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Should You Use Your 401(k) or IRA to Invest in Real Estate?

8 Minute Read

Investing in real estate can be a great path to create wealth while diversifying a portfolio of stocks, bonds, and other securities. But if you're thinking of using your 401(k) or IRA as the vehicle in which you make real estate investments, you need to consider what you gain and what you give up by doing so.

There are lots of ways to invest in real estate. Sometimes holding those investments in a retirement account works out great, but sometimes it's a huge mistake.

Avoid directly buying physical properties

You can use a self-directed IRA or 401(k) to buy physical properties, but it's probably not a good idea. That's because there are a couple of big benefits to investing in rental properties that are somewhat limited when you own them in a retirement account.

The first benefit is cash flow. A good real estate investment will produce positive cash flow for you most months. Unless you have a big repair or an extended vacancy, you'll find a steady stream of rent checks coming in that more than offsets your expenses.

You can use that cash flow to invest in more rentals or buy assets like stocks and bonds. You could also use that cash to fund your lifestyle, pay for your necessities, or anything you want. If you invest in a rental property in your retirement account, you'll limit your options for that cash flow. You'll have to reinvest it in something unless you've reached the age at which you can withdraw funds without penalty.

The second benefit is the tax-efficiency of rental properties. You're able to offset your revenue with a lot of expenses. That includes mortgage interest paid and depreciation of the property (even if the value is appreciating in real life). If you use a tax-deferred retirement account, you won't pay any taxes until you go to withdraw funds, but you won't take advantage of some of the tax breaks either. You could therefore end up paying more taxes in the long run as a result.

Other things to consider

In addition, another benefit of investing in physical real estate is that you can move into the property if you want. If you held the property in a 401(k), that would be prohibited. That also means you won't be able to qualify for a lower interest rate offered to people buying a primary residence. Additionally, you won't be able to move into the property for two years prior to its sale to reduce your capital gains tax on the property, if you want to pursue that strategy.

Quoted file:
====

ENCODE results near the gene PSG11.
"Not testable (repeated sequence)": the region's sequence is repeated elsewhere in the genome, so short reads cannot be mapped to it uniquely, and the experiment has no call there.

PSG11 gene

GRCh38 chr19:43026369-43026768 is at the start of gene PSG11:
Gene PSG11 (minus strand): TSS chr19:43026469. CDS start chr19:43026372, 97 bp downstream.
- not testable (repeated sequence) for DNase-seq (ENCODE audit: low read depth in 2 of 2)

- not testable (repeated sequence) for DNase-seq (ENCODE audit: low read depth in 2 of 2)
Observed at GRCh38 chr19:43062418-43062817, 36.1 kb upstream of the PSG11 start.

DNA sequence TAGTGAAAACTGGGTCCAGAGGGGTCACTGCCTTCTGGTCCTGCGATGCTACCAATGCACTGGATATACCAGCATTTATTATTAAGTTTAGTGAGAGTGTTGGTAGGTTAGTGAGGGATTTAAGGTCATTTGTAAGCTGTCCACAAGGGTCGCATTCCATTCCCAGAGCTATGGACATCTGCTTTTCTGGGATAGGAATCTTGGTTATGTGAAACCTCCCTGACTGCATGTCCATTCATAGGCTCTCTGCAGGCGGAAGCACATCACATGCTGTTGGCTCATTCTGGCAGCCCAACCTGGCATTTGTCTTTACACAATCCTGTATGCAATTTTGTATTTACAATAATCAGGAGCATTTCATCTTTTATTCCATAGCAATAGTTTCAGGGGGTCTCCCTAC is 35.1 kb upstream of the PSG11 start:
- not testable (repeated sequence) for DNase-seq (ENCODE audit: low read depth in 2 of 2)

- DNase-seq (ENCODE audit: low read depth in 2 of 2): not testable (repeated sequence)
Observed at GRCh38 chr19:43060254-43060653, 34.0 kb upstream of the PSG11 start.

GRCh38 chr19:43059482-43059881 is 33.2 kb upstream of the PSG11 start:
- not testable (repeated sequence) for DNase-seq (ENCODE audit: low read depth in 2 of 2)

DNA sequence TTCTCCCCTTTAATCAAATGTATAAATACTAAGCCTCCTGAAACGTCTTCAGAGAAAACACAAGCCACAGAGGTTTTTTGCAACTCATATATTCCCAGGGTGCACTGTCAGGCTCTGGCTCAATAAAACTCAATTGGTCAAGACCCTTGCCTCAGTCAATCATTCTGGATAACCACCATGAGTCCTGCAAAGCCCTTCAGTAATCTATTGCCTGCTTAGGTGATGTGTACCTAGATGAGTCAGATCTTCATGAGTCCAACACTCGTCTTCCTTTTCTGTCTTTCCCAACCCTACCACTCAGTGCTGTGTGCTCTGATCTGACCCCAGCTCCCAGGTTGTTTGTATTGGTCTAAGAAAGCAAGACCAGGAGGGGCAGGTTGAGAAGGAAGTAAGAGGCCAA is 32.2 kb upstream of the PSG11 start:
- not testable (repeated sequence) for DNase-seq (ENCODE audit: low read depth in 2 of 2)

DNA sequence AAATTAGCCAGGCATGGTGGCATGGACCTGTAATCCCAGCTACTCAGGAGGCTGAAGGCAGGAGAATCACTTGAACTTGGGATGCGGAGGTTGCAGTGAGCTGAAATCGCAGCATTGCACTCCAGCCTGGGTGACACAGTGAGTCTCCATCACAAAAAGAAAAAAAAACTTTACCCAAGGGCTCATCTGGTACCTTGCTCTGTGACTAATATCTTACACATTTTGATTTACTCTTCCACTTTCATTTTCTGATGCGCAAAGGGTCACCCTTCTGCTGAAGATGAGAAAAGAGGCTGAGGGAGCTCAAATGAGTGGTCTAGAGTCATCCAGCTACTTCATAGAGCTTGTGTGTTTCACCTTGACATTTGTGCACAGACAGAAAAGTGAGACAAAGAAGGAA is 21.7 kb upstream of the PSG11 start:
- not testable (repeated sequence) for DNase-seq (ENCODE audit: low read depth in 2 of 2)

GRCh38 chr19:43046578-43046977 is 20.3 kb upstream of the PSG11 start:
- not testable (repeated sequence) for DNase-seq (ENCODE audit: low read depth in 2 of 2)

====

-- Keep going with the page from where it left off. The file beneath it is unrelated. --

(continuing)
The inability to live in the property held in your 401(k) or IRA also means investment strategies like the live-in flip don't work. Again, the big benefit of that investment strategy is to minimize your tax bill, so you won't be taking full advantage of the retirement account benefits.

Two great ways to invest in real estate in your retirement accounts

That said, there are a couple of ways to get exposure to the real estate market that are more suitable for retirement accounts. That's because they don't come with the tax benefits of directly buying physical real estate and renting it out.

If you're looking for exposure to individual real estate investments, you could write private notes from your self-directed IRA or 401(k) for other investors. For example, someone investing in a rehab project may not be able to get a traditional mortgage for their fixer-upper. You may be able to generate very good returns by offering to lend some of the money in your retirement account to investors you know and trust.

The advantage of doing this in an IRA or 401(k) is that you can defer the income tax on the interest collected on those notes. Unlike investing in a property directly, there aren't any ways to offset the earnings.

Likewise, you can invest in REITs in a 401(k) or IRA. A REIT is required to pay out 90% of its taxable income as a dividend to shareholders. Those profits are passed through to shareholders, so they don't typically get the lower qualified dividend tax rate; investors have to pay their regular income tax rate on them. Holding a REIT in a retirement account allows you to defer the taxes, save more of your money to invest in the near term, and control your tax rate in retirement.

If you want exposure to real estate in your retirement accounts, the best way to do it is by using assets that generate income with no preferential tax treatment. Investing in physical real estate is best suited for outside your retirement accounts, where you can make the most of the tax advantages and cash flow.


This article was written by Adam Levy from The Motley Fool and was legally licensed through the Industry Dive Content Marketplace. Please direct all licensing questions to


The contents in this article are being provided for educational and informational purposes only. The information and comments are not the views or opinions of Union Bank, its subsidiaries or affiliates.


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